Dry Creek decision gets continuation until February

By Steve Smith
Posted 8/31/10

    GREELEY – The Weld County comprehensive plan won’t be changing its looks any time soon.    The Weld County board of commissioners voted to continue the Dry …

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Dry Creek decision gets continuation until February


    GREELEY – The Weld County comprehensive plan won’t be changing its looks any time soon.

   The Weld County board of commissioners voted to continue the Dry Creek regional urbanization area case until Feb. 23. The decision came after an eight-hour hearing Aug. 23.

    The deputy clerk to the board, Esther Gesick, said the commissioners wanted to wait for the outcome of some issues on the November ballot. That may require the applicant, Todd Creek Metropolitan District, to redesign the plan. It originally called for the redesign of more than 2,000 acres and construction of almost 6,600 homes. The district also runs the Todd Creek North development west of Brighton.

    Gesick also said the extra time would allow the district additional time to work on some terms of the various intergovernmental agreements “and work to involve more of the property owners in the process.”

    “I suggested the six months’ continuation for the Dry Creek RUA,” Weld County Commissioner Doug Rademacher said. “I thought it would be fair to give the applicant time to address the concerns brought at the last hearing. They have spent a considerable amount of time and money to get to this point. It’s not often we consider this type of land use change. It deserves a through vetting.”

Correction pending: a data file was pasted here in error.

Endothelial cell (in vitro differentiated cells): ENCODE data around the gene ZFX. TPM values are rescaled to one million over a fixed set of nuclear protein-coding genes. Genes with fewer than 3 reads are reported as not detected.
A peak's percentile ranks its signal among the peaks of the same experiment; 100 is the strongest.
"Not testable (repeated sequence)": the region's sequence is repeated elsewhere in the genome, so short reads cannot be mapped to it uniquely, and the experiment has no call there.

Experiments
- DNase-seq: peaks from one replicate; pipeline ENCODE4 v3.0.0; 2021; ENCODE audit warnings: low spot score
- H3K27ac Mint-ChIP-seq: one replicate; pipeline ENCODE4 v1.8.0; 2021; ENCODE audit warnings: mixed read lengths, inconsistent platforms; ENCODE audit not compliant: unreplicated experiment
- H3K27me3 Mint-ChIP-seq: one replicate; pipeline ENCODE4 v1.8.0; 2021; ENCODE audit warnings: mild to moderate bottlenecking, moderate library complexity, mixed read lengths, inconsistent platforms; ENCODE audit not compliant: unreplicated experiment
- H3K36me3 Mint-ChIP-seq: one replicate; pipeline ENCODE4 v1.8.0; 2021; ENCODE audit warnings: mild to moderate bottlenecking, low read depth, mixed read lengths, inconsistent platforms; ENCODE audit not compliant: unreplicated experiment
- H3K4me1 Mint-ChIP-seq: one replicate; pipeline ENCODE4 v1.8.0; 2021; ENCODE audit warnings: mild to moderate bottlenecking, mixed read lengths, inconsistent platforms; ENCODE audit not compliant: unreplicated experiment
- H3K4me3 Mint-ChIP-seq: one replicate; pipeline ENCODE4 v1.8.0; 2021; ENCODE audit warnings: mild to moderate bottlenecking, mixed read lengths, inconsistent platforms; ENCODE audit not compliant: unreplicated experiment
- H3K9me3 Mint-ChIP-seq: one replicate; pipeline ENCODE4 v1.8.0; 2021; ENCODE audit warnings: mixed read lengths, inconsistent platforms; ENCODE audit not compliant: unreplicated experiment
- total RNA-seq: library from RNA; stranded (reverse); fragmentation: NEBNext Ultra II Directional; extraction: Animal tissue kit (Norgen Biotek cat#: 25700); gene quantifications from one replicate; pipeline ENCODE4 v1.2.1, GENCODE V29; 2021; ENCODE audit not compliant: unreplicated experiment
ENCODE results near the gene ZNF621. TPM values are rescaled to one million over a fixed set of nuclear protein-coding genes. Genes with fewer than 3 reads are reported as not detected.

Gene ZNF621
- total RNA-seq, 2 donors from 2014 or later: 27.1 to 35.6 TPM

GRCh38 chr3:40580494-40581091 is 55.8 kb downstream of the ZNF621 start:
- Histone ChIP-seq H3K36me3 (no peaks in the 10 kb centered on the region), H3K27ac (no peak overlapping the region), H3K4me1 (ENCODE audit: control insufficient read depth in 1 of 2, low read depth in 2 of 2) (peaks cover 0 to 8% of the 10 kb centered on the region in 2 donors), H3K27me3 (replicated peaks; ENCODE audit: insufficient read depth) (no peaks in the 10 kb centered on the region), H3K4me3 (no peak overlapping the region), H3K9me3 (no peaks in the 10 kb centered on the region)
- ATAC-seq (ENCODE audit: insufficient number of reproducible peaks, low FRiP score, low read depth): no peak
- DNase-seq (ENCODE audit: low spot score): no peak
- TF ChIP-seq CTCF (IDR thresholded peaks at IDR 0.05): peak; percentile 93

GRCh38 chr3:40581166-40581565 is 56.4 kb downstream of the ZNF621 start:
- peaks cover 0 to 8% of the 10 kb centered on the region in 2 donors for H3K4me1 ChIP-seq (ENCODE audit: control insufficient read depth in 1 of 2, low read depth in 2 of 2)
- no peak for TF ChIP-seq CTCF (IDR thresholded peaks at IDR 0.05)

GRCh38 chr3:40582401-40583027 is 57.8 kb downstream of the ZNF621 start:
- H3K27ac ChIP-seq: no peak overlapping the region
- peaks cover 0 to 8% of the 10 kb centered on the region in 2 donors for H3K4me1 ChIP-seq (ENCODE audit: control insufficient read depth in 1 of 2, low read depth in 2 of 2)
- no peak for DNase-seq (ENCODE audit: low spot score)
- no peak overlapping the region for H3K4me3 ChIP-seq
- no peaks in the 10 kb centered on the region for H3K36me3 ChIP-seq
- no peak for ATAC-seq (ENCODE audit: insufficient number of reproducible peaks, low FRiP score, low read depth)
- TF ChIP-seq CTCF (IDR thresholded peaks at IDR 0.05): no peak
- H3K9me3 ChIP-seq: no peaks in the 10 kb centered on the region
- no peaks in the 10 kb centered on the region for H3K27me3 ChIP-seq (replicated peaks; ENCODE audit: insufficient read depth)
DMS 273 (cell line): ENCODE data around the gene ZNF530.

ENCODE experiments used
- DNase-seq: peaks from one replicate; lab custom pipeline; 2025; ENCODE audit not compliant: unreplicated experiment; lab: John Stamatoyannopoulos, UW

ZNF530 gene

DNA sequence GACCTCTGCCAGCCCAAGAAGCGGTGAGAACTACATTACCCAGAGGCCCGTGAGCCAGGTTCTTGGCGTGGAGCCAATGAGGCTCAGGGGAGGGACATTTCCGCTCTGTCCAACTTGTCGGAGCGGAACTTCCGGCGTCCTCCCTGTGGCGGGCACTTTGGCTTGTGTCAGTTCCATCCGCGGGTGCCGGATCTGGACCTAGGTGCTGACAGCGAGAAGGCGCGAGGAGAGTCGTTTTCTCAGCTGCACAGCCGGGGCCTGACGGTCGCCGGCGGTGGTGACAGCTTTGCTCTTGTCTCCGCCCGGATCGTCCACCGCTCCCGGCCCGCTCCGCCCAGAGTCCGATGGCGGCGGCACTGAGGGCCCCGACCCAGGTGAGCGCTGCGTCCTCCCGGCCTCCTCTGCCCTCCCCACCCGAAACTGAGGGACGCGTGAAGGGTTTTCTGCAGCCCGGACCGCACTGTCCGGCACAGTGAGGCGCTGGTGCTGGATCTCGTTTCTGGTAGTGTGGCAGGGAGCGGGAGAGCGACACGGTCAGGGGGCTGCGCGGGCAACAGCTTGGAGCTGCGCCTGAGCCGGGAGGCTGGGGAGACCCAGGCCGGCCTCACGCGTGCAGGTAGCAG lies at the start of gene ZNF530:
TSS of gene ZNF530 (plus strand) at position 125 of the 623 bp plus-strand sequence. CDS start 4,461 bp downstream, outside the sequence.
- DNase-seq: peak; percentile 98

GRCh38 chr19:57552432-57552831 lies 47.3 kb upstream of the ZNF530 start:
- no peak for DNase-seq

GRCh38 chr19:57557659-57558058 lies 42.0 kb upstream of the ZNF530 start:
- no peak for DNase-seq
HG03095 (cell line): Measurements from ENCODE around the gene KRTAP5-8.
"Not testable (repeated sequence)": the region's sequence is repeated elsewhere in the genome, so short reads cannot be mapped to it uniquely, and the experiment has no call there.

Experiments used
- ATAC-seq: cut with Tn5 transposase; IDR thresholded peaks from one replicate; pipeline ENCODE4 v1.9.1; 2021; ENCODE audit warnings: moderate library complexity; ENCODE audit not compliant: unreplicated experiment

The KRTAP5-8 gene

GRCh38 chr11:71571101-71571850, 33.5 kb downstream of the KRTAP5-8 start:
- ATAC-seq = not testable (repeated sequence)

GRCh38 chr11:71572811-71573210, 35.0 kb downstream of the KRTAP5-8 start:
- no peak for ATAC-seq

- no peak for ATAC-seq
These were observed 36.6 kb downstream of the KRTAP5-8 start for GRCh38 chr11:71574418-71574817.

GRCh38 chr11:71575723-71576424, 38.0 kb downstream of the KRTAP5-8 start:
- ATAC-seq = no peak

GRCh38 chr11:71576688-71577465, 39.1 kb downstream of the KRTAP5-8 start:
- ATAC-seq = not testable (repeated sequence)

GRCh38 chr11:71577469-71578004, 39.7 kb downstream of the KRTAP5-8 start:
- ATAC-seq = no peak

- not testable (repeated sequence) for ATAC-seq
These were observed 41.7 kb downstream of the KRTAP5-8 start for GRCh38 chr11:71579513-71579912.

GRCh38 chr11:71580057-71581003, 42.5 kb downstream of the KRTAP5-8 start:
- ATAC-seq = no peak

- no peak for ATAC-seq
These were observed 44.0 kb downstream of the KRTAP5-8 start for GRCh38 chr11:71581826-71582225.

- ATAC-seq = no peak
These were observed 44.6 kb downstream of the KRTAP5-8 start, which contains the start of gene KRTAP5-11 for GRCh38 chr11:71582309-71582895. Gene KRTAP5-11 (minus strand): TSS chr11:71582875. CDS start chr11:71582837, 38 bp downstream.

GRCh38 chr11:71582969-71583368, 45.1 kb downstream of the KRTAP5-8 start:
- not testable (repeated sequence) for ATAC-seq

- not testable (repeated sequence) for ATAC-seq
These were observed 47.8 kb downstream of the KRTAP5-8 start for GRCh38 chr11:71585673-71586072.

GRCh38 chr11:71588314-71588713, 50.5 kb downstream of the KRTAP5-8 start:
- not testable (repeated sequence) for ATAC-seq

Commissioner Sean Conway said one area of concern for him was conflicting testimony from members of the Fort Lupton City Council. Fort Lupton was to provide sewer service to the project, according to the application. However, the majority of city council is opposed to the plans.

    The council pointed out the existence of three intergovernmental agreements. One is in place between the city and Weld County. One is with the developer to handle wastewater. One is with the city of Brighton that restricts the city’s ability to annex land south of Weld County Road 6.

   “I do not believe the RUA proposal before you meets the spirit or the intent of any of the IGAs the city has in place,” said copies of the letter signed by Councilpersons David Norcross, Deborah Yates, Bob McWilliams and Shannon Crespin. “I do not believe the RUA will be in the best interest of the city of Fort Lupton. I also believe that the RUA will have a negative impact on future economic development within Fort Lupton.”

    Mayor Tommy Holton is in favor of the plan. Councilman Chris Cross prefers the “wait-and-see” approach.”

    “I don’t have all the information,” Cross said. “I didn’t participate in that letter. I’m not sure what information they have. They can speak for themselves. Hopefully, we can work something out to have a (sewer) line up there. Then if they want to annex, they can with that line.”

    Councilperson Zo Hubbard was not available for comment.

    “We are pleased that the Weld County commissioners extended the Dry Creek RUA matter for six months,” Brighton Mayor Dick McLean said. “Our main concern is that we do not have an IGA with them as we do have with Todd Creek. Hopefully in the next six months, we can work with them to get a mutually satisfactory agreement.”

    The RUA case almost wasn’t continued. Three of the five commissioners – Conway, Barbara Kirkmeyer and Doug Rademacher – were ready to vote the proposal down during a preliminary poll. Before the marathon hearing, Kirkmeyer said the plan was “nothing but a residential development, and residential growth does not pay its own way.”

    However, Commissioner David Long made the motion to continue the case. Four of the five commissioners approved.


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